“Man, it must be something like that. We always stole apples and then the farmer chased us. I think that’s where I got my speed from!” he jokes.

As a child, he admired the prince of wings. “I supported the great spirit Carel du Plessis and his men when I was still a farmer on the farm.

“My big hero was Carel because he scored so many tries. I may have played flyhalf, but I also scored a lot of tries. Carel’s speed, his ingenuity and his kicks impressed me terribly. Years later, Carel coached me at the WP. It was also quite a big moment for me.”

Things in life don’t always turn out the way you thought they would. “Sometimes it works for you, other times against you. I had to fight hard to get into the WP.”

Breyton remembers his first time on the green grass of Newlands. “My first game at Newlands was for Maties against the Ikeys in 1995. It was just such a big moment for me. The night before I couldn’t sleep. It was running through my mind the whole time that tomorrow I would be putting on my tux in the legendary Newlands dressing room. Even better, I’m going to play on the holy ground’s grass. The same grass the Carels played on!”

He smiles. “I am very sentimental about such things. I also think that if a guy wants something, you have to make sure you know what the history of that area is. Before I ran up to Newlands that first time, I got goosebumps. When I ran up there the last time, it was still like that all the way.”

In 1996, about a year after the Ikeys match, Breyton made the WP team. “I blossomed quite quickly at Maties. Things happened for me and then at some stage the coachAlan Zondagh, made room for me, then he threw me in there on the wing.”

So was the man behind 26 tries in 64 tests actually a random winger?

“Louis Koen was the flyhalf at that time. I said it was fineeven if I play hooky, I just want to play.”

At the WP, Breyton soon fitted in, but his boiling water game did not make a big enough impression on the Bok coaches. “This after two years of constant level of play in Super Rugby. You know, I scored about the most Super Rugby tries of all the South Africans in those two years, but I just couldn’t get a place with the Boks.”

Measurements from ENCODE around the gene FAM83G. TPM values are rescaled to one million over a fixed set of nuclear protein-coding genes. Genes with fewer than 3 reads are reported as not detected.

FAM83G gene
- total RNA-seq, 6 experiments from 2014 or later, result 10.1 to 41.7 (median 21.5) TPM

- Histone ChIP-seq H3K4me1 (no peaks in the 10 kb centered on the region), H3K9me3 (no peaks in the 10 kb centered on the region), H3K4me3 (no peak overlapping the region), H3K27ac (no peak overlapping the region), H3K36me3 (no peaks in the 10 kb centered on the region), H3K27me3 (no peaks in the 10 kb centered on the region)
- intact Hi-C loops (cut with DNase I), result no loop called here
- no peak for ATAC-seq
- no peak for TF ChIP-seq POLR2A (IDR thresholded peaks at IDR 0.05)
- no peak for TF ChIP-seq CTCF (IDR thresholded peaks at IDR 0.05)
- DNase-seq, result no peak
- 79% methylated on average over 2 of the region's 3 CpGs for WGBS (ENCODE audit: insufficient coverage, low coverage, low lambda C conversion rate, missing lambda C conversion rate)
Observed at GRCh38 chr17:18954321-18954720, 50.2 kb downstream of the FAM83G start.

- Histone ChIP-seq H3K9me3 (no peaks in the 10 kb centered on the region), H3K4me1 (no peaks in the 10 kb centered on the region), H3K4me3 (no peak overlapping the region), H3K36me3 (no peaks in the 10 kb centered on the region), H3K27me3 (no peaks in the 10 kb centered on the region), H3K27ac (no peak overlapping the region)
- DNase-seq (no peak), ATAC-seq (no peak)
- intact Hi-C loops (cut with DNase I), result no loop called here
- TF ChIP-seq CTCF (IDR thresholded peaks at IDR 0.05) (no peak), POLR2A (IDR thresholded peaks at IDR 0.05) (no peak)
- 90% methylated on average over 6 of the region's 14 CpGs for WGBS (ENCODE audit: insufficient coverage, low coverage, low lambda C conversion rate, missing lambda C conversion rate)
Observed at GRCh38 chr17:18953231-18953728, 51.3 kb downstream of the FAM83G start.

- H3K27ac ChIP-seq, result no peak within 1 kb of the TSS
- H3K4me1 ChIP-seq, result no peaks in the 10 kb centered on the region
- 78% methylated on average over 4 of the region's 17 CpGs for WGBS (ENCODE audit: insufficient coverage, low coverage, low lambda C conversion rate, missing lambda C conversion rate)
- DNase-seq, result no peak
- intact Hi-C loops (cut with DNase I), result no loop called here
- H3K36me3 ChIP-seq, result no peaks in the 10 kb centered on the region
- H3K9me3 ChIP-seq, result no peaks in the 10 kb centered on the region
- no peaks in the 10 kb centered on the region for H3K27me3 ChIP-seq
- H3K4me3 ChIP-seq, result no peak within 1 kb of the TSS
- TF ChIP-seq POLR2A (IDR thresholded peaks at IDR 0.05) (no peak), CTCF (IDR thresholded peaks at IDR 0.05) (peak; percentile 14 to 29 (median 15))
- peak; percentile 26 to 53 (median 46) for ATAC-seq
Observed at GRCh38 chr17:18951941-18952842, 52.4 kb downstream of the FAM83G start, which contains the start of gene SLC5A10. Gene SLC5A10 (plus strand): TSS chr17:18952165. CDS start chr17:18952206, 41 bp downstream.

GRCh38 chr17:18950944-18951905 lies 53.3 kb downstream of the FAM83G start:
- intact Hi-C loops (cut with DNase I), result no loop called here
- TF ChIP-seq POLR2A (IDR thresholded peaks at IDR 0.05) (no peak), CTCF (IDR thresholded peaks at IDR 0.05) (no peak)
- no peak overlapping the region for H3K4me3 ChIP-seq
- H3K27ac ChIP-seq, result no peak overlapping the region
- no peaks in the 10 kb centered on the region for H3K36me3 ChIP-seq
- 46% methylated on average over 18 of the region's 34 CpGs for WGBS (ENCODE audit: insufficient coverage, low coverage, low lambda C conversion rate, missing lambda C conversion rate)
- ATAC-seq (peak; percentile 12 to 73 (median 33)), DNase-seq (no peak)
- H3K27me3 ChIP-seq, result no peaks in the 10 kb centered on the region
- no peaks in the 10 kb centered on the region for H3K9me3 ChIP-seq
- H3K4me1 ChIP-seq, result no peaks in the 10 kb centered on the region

Breyton believes his size worked against him. “You have to remember Nick Mallett was the coach at the time. He didn’t always like the little men.”

This did not stop the “little” Breyton. “I had to work extra hard to get into that team. In the 1999 World Cup year he couldn’t put it off any longer and then Nick had to give me a chance.”

And there comes one of the most important calls of his life. “Just after the 1999 Super season I am at my home in the Cape. It’s the week before the Bok group’s rally. My phone rings. It’s Nick.”

He shook his head as his mind reeled back to that milestone moment. “Nick says: ‘Listen, you’re going to start for me against Italy.’ I could not believe my ears. Nick really didn’t like little men. It was quite an emotional moment. The previous year, he just didn’t want to choose me, but here it’s happening all the time.”

Breyton the Goat.

“It’s hard to describe that feeling. It’s like a blur. One has a hard time believing it. You are speechless and don’t know what to think or say. But you know immediately now that a job will have to be done.”

He laughs softly.

“Wow, what a wonderful call to get… It was the beginning of a long journey. It’s hard to explain if you haven’t been there yourself. Before the time, it all feels like it’s happening so slowly – it’s like you’re wrestling through gold syrup to that Goat jersey, but when you’re first selected, it’s like everything before that moment is a blur is.”

Then comes the first game day. “When you walk into that dressing room, it’s something very special. It’s such a warm place. You walk in there and it’s as if you run into an invisible wall when you realize your presence in that place is more of a privilege than a right,” says Breyton. “Probably the most special is when you get to your seat and your number 14 Green and Gold jersey is hanging there looking at you!”

Then comes another realization: “A big one. Today you will put on this green jersey for the first time and line up with your comrades to sing the national anthem. An emotion builds up in you that you can only experience in one place release – on the field.

“But you also have to stay calm beforehand because you only have so much energy and you don’t want to waste it before you’re on the grass. As a guy gets older, you start to learn to bottle up that emotion and only let it out on the field at the right moments.”

He nodded his head. “It’s like extra petrol that you carry in your heart.”


This excerpt from Hendrik Hancke’s book, Offhand!is favorable by Jonathan Ball supply. The book costs R290 (price subject to change). Click here to add the book Graffiti Books to acquire.